Decision Day During a Pandemic: 5 Things Seniors Should Consider

Trish Sammer Updated on April 23, 2020

With only a week to go before the traditional May 1st National College Decision Day, you may find yourself second-guessing your school choice — or possibly your decision to attend college in the fall at all. Nothing is normal during a pandemic. 

How can you navigate one of the biggest decisions of your life when it’s impossible to know what life will look several months from now? Here are five things to think about. 

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1. Consider asking for an extension

Many colleges and universities have postponed the traditional May 1st deadline for enrollment acceptance to June 1st. (You can check on the status of most deadlines by using this tool.) If the colleges that you’re considering haven’t already moved the deadline, get in touch with the admissions office and ask for more time.

Colleges are very concerned about the potential for decreasing enrollment numbers in the fall. In most cases, they’ll be happy to grant you more time rather than have you decline enrollment. And, if a college won’t grant you an extension, it’s worth considering if the school is still one you’d like to attend.

2. Fall back on your research

It may not feel like it right now, but your future isn’t canceled. The fall may not look like you expected, but that doesn’t mean that your dream of going away to school is off the table. Campuses won't stay closed forever. 

Think carefully about the reasons why you selected your school of choice. You probably did a lot of research about program offerings, campus life, activities, etc. Think about your future goals and what kind of learner you are. Do you feel that your priorities still align with the college? If so, carefully consider how you’ll feel later if you change your plans.

On the flipside, if your priorities have changed or you have new information to consider, then maybe it’s worth investigating other options. For example, if cost has become a more-important factor, you might want to consider enrolling in a community college or state school. Remember that most community colleges prioritize the ability to transfer credits, so starting your education locally can be a cost-effective alternative.

However, keep in mind that starting at a community college may mean forfeiting merit aid that you would’ve received all four years at another school. Be sure to carefully compare the total cost of attendance before you decide.

If you're concerned about tuition gaps, remember that private student loans can supplement any funding that's not covered by financial aid or savings. Check out our picks for the best deals on student loans here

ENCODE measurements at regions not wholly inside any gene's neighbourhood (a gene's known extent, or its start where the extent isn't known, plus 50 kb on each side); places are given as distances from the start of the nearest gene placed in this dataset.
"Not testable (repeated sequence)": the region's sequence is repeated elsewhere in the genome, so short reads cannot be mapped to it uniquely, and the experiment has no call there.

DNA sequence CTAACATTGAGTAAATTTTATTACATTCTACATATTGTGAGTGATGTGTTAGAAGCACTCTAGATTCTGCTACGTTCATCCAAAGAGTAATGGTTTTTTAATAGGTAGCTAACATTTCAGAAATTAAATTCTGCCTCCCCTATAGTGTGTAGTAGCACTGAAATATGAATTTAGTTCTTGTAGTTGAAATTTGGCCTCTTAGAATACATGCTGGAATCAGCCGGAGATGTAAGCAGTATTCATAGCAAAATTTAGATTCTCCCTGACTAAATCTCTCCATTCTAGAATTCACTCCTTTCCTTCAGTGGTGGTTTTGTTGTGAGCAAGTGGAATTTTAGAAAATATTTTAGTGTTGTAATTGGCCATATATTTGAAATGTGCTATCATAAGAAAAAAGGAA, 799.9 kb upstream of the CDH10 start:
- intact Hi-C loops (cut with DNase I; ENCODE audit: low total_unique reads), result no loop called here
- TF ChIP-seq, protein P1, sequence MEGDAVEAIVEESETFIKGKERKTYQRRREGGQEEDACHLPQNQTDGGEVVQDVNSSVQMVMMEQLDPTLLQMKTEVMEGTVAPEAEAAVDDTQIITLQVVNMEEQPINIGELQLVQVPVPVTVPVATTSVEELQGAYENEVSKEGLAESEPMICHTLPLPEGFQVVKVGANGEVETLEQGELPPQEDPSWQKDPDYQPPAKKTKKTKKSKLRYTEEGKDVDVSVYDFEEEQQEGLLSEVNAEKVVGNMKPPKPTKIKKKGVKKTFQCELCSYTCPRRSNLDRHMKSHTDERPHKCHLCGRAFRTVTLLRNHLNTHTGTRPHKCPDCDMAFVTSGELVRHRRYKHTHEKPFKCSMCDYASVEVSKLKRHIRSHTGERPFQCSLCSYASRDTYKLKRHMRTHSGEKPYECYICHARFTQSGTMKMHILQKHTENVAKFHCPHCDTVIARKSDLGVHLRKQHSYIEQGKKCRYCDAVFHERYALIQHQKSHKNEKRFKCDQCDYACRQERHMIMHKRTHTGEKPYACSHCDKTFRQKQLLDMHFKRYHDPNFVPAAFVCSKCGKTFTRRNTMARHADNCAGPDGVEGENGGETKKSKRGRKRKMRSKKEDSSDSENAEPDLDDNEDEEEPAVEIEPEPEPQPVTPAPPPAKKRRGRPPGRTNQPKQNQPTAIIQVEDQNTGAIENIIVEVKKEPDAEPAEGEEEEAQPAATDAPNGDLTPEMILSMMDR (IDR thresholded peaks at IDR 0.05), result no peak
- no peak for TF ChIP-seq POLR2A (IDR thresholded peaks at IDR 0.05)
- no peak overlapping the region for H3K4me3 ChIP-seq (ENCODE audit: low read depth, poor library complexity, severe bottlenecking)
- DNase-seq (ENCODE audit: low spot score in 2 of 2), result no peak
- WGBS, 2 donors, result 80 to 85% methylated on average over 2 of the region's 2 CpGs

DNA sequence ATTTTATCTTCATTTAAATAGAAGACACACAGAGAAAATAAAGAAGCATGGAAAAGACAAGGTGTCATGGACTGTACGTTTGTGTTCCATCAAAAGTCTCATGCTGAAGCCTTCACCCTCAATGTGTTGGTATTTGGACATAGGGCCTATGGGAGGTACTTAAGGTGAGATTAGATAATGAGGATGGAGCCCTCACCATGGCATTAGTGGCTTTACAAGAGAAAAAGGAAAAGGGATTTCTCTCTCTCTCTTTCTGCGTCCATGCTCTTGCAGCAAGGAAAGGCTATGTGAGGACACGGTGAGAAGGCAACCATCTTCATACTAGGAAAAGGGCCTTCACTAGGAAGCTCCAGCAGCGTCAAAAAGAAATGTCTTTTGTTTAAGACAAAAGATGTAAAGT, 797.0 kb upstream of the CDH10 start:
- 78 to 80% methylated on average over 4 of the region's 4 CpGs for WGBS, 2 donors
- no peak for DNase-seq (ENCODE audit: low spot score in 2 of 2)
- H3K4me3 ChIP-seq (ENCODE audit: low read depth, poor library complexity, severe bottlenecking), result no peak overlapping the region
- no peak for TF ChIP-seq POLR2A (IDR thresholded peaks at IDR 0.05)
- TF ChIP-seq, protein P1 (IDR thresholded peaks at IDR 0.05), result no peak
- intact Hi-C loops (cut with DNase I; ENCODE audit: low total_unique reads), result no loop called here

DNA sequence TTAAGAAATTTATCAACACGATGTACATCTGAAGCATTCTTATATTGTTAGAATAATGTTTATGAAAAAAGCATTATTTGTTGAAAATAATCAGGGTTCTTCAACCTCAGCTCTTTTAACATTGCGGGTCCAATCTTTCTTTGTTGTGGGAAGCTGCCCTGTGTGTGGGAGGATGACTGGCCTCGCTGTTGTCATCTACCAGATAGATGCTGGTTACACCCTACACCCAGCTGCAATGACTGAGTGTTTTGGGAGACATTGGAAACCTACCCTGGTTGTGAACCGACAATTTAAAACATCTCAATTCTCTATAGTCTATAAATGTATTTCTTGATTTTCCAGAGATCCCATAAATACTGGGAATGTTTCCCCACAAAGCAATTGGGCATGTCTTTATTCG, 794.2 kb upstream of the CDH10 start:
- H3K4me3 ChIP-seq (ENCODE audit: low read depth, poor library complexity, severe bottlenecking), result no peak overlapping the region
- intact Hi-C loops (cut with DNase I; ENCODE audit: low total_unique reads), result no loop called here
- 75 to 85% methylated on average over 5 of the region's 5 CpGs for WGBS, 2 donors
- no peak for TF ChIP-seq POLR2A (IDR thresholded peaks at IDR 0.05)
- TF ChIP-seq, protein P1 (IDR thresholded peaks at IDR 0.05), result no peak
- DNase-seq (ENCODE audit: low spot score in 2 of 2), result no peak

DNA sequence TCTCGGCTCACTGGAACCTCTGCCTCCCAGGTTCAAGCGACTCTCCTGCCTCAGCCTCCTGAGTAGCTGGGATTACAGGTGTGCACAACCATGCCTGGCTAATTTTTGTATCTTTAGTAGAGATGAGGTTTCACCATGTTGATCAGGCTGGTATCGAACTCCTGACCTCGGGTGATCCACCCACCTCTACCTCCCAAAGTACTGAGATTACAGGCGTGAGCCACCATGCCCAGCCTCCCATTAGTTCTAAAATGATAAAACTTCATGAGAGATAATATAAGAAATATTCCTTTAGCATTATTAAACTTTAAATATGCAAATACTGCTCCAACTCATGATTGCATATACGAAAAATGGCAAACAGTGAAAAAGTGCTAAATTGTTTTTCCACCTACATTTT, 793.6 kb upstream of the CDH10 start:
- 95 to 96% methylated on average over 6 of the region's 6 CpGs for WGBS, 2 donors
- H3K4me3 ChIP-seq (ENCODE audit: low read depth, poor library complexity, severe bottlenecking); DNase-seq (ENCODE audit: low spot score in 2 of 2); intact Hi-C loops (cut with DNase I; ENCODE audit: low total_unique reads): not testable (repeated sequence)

3. Actively seek out more information

If you have specific concerns about how certain types of classes may be handled in the event that the pandemic re-surges in the fall, it’s wise to get more details before you accept enrollment. Don’t be shy about getting in touch with specific academic departments to find out what kinds of plans are in the works. They may be able to alleviate your fears.

Or, alternatively, you may decide that you’re unhappy with the college’s plans and decide to consider a different school. The important thing is to ensure that you’re getting as much information as possible so you can feel more comfortable with your decision.

4. Re-evaluate merit- and need-based financial aid

If your family’s financial situation has changed, you should get in touch with your school’s financial aid department ASAP. In some cases, you may qualify for additional assistance.

See also: Could You Be Eligible for More Financial Aid Because of Coronavirus?

You may also be able to secure additional merit aid, which isn’t based on need, but on other factors that are determined by the college. Merit aid is usually distributed by the admissions department rather than the financial aid office. If a school believes that your potential enrollment is in jeopardy, they may be able to come up with additional funds.

5. Know the pros and cons of taking a gap year

If you’re considering delaying the start of college, be sure to check into the school’s requirements for holding your place for the following year. Some colleges require a written plan for what you intend to do with the time. Others may require you to re-apply.

It’s also important to be realistic about your goals and intentions for a gap year. If the pandemic re-surges, traveling or volunteering may be off the table. Taking the year to work and save money may present different challenges, considering current unemployment levels and a potentially flooded job market.

Remember that this, too, shall pass

There's no doubt that the Class of 2020 is facing challenges that previous classes couldn't have dreamed of. At this moment, the pandemic of 2020 is casting an unfair shadow on what should be a defining time in your lives. However, just remember that the current situation does not have to define your future. That's up to you. We're rooting for you.

Click here to learn more about how to pay for college.

About the Author
Trish Sammer

Trish Sammer is Nitro's managing editor. Her work has appeared in Woman’s Day, Redbook, Huffington Post, TechCrunch, and Forbes. She has also written for various corporate clients, including the tech giant SAP, The Franklin Institute, and PSE&G. When Trish isn’t busy acting as a writing ninja for other people, you can find her … well, writing about other stuff, like divorce and blended family life. She lives outside of Philadelphia with her husband, their combined brood, and the world’s laziest dog. Read more by Trish Sammer

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